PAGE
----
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Climate Activism

Auden Schendler: Our industry's response to climate change is "madness"

With global warming and climate change becoming hot topics per a looming presidency change, Auden Schendler believes we must act now to save the planet. The board chair of Protect Our Winters encourages utilizing sustainable practices and pushing for political power as ways to keep the global situation from worsening.

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Auden Schendler
Photo by Jeremy Swanson

As the globe heats up and the President-elect ignores the looming danger, the board chair of Protect Our Winters urges the outdoor industry to use its political power to save the world.

The United States may be at a crossroads for climate change action. Most Americans believe it’s a real threat, but President-elect Donald Trump has said he doesn’t. Many of his cabinet appointees are global warming deniers. Auden Schendler, board chair of Protect Our Winters and leader of sustainability efforts at Aspen Ski Company, says the situation is grave. His message: We’re out of time to prevent serious damage, and we must act now to keep it from getting worse.

1. Most Americans accept that climate change is human-caused, but Trump denies that. How should the outdoor industry respond?

First, let’s understand that Trump doesn’t just have these positions, he was allowed to have them by us—citizens and the business community. We—and the outdoor industry is absolutely part of this—have been very cavalier about climate change. First, we have never fully understood the science. And second, because of that, our response has been tepid and ineffective. The science says that if we exceed total warming [increasing the average global temperature] by about 1.5°C, we’ll trigger feedback loops [chain reactions] that take us to 4, then 7, then 9°C. Who is telling us this? Not the hippies and the enviros, but rather these incredibly staid groups like PricewaterhouseCoopers, the World Bank, and the International Energy Agency, all of which have said we’re headed to 4°C on the current trajectory. At 4°C and beyond, the outdoor industry is basically gone. Well, the globe hit 1.3°C this year. And yet as an industry, our response to this catastrophic information has been to develop elaborate systems to measure the impact of our fabrics, to reduce factory waste, and to maybe change light bulbs. It’s madness.

2. How can the outdoor industry be a meaningful part of the climate solution?

We have to act like we care. And that means using our greatest power to create political will for action on climate. This simply hasn’t existed. We have to bring in the world’s top climate scientists to educate our business, constituents, and trade groups. We need to follow the examples of The North Face, Patagonia, Black Diamond, and a very few others who have used CEO voices and the power of their consumers to drive change. REI’s catalog ought to include climate activism toolkits. The CEO should write an op-ed in The New York Times. The heads of other big corporations should hold press conferences and go to D.C. and do press interviews on climate. We have treated climate as if it were one of many problems that are ancillary to our business. But it is a crisis problem that can’t be overstated.

3. What’s your role, and the role of ski resorts in general, to combat climate change?

The role used to be greening ourselves. We do that very well, as do many other ski areas, but that isn’t enough anymore. Our role in a climate-changed world is to make skiing an act of good citizenship, by using our guests, our employees, and our media power to help create a social movement around climate change. To the extent that we do stuff on the ground, it’s only valuable if it represents scale: actions like developing new, innovative, clean energy projects that can be copied, and activist campaigns against utilities, like we’ve done and like what Andy Wirth [president and CEO of Squaw Valley] is doing.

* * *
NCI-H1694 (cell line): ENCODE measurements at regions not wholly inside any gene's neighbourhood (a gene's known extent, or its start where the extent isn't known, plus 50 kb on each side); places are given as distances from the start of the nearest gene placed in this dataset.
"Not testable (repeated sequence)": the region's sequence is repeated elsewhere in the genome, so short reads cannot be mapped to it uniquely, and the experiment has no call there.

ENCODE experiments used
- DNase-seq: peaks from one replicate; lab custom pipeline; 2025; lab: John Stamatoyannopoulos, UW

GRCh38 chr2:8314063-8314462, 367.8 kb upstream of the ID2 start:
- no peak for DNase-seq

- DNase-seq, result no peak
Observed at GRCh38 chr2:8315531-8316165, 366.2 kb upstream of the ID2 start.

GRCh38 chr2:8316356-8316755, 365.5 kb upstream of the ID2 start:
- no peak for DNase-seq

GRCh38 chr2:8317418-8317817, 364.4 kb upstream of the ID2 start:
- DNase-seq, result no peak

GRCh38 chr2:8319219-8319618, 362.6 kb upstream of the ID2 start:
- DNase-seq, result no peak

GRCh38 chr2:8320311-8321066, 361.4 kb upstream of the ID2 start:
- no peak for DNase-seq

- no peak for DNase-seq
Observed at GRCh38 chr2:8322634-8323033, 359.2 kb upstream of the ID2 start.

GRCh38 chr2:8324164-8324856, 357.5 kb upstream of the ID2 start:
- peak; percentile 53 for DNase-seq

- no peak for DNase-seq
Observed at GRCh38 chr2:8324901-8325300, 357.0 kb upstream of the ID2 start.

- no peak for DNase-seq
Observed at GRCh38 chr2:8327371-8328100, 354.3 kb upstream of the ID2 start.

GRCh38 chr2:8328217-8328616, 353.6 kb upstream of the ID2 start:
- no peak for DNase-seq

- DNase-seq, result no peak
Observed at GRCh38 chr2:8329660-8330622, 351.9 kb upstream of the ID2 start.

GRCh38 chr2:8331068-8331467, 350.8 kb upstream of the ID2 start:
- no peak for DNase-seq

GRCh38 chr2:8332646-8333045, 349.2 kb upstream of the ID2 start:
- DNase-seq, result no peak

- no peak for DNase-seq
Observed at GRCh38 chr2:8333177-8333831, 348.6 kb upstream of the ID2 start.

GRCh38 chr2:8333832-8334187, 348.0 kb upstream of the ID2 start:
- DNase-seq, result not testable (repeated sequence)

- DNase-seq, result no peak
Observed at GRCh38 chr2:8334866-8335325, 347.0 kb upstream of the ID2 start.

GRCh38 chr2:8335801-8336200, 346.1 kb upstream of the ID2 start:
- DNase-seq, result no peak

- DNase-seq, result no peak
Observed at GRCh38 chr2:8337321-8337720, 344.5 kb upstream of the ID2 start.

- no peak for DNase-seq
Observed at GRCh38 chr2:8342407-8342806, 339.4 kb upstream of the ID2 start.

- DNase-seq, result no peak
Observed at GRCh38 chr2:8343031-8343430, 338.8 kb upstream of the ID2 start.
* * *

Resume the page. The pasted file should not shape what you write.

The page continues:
4. There’s a lot of fear about what Trump won’t do to protect the environment. Is it as bad as people think it will be?

Recently, Trump interviewed with The New York Times and seemed to back off on threats to pull out of the Paris Agreement and on his denial of human influences on climate. Was that actual change, or was it Trump simply wanting to please the people in the room? I’m inclined to be cynical, because the people in line for positions at the EPA and the Departments of Interior and Energy are some of the absolute worst possible people in the world on climate.

If there is a ray of hope, it’s this: Before he was president, Trump didn’t get the time of day from people like Bill Gates or Tim Cook. But now those guys are talking to him, saying, “Hey, climate poses very real business threats. And pulling out of Paris poses some real problems in national credibility. Do you really want China to lead the world on clean energy? Is America great again if, of 200 nations, we’re the only one denying climate science?” I think the new voices that will come into his orbit, now that he can’t exist in an echo chamber, may change him.

5. What did you want people to take away from your talk at Outdoor Retailer? 

We need to understand the science and act proportionately to the challenge. There is huge business risk in not acting (from public opinion, customer support, employee anger, and raw climate impact), and virtually no risk in acting. We have the technology and policy tools to solve this problem, and in doing so we create a safer, happier, healthier, more secure world. And we avoid the hundreds of trillions of dollars climate change will cost us. Fixing it is much cheaper than the cost of inaction.

 This article was originally published on p. 59 in the Day 1 issue of Outdoor Retailer Daily Winter Market 2017.